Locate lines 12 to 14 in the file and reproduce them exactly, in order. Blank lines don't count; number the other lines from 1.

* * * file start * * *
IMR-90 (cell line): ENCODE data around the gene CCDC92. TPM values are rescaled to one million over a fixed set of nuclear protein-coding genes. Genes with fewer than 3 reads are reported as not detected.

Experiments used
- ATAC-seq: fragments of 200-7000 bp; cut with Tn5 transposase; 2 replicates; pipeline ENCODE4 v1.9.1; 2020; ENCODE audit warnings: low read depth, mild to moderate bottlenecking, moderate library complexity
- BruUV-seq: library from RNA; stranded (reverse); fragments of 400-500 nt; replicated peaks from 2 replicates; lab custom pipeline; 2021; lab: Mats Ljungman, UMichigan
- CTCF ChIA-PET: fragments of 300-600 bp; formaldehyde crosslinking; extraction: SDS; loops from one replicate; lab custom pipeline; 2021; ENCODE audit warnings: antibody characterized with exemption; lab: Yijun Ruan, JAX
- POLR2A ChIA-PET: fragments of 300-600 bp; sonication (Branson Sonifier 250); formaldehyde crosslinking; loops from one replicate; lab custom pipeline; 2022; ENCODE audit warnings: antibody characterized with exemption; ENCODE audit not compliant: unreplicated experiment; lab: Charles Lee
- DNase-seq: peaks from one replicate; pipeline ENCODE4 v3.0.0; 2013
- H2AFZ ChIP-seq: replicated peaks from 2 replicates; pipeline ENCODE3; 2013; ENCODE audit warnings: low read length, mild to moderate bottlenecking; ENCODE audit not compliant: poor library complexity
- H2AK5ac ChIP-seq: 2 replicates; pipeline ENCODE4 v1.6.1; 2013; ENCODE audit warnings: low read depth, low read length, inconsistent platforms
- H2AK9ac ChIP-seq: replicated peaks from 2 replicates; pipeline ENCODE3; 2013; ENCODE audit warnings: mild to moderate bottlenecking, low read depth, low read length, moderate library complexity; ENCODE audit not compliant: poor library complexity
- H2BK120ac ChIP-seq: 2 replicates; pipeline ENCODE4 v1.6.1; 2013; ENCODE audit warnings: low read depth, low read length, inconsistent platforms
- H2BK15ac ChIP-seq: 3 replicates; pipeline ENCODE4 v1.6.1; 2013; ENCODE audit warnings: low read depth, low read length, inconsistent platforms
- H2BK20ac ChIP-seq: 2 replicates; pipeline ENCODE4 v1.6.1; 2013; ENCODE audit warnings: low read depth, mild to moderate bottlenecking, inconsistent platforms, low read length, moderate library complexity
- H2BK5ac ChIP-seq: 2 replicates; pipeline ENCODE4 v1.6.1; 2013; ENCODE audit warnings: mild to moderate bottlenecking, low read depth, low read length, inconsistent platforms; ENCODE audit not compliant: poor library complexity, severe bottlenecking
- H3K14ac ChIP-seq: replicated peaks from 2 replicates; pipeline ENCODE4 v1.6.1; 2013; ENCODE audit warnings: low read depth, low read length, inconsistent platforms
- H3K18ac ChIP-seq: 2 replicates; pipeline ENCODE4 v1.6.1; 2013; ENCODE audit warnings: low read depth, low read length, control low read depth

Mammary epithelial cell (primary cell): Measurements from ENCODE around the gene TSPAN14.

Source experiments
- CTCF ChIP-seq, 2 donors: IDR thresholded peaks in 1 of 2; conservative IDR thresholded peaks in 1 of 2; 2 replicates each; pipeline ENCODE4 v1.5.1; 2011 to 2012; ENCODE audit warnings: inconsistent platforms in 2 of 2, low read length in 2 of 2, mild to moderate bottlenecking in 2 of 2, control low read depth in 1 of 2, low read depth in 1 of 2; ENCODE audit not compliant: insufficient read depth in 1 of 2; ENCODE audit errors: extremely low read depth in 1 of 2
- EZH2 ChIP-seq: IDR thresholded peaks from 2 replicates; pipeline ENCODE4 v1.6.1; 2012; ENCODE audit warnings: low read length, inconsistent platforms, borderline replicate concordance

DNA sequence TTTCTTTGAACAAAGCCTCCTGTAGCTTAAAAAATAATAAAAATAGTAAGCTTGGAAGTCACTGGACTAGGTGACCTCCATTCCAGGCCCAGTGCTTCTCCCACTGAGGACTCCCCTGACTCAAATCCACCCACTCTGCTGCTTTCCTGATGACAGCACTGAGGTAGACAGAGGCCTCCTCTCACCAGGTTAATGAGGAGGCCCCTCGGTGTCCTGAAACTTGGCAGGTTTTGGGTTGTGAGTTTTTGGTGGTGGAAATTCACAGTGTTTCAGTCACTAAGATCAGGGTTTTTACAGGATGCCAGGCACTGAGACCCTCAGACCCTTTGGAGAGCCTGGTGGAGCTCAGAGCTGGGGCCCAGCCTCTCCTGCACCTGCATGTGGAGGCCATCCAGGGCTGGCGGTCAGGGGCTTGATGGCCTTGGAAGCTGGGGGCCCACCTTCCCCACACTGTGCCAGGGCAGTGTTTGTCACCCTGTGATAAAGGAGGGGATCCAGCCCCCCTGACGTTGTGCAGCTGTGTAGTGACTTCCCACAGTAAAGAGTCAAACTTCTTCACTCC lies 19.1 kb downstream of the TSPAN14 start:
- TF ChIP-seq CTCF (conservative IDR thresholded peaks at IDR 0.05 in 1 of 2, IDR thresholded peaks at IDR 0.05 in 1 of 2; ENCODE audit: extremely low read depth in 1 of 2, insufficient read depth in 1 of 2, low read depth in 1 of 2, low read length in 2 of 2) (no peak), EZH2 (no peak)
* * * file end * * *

- H2BK15ac ChIP-seq: 3 replicates; pipeline ENCODE4 v1.6.1; 2013; ENCODE audit warnings: low read depth, low read length, inconsistent platforms
- H2BK20ac ChIP-seq: 2 replicates; pipeline ENCODE4 v1.6.1; 2013; ENCODE audit warnings: low read depth, mild to moderate bottlenecking, inconsistent platforms, low read length, moderate library complexity
- H2BK5ac ChIP-seq: 2 replicates; pipeline ENCODE4 v1.6.1; 2013; ENCODE audit warnings: mild to moderate bottlenecking, low read depth, low read length, inconsistent platforms; ENCODE audit not compliant: poor library complexity, severe bottlenecking